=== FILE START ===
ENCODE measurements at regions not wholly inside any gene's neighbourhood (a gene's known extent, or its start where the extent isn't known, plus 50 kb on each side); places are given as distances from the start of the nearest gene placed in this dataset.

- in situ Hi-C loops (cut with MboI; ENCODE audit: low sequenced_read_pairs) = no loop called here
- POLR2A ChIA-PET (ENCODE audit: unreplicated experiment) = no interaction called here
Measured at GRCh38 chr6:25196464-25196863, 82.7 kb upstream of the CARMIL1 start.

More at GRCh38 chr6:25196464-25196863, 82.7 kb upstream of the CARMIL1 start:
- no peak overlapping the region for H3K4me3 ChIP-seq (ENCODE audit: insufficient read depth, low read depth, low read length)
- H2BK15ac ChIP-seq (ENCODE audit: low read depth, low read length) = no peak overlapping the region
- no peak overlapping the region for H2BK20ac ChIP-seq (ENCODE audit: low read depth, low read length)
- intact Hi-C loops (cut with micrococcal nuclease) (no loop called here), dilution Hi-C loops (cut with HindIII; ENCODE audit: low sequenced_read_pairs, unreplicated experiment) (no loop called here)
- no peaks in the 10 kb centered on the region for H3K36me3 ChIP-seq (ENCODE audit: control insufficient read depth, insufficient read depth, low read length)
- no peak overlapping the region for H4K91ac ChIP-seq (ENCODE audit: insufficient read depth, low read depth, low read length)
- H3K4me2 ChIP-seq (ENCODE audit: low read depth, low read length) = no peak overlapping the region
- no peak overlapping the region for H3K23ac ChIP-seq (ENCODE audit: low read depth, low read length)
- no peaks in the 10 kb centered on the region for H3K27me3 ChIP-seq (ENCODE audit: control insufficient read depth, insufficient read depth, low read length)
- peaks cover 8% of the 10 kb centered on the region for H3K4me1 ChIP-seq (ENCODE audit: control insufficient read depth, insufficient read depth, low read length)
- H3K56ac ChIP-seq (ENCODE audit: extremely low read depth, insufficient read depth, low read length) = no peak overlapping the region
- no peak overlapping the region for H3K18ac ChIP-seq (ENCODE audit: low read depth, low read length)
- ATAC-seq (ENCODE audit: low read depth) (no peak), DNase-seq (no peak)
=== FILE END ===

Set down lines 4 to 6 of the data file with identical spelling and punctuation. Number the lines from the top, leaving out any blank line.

Measured at GRCh38 chr6:25196464-25196863, 82.7 kb upstream of the CARMIL1 start.

More at GRCh38 chr6:25196464-25196863, 82.7 kb upstream of the CARMIL1 start:
- no peak overlapping the region for H3K4me3 ChIP-seq (ENCODE audit: insufficient read depth, low read depth, low read length)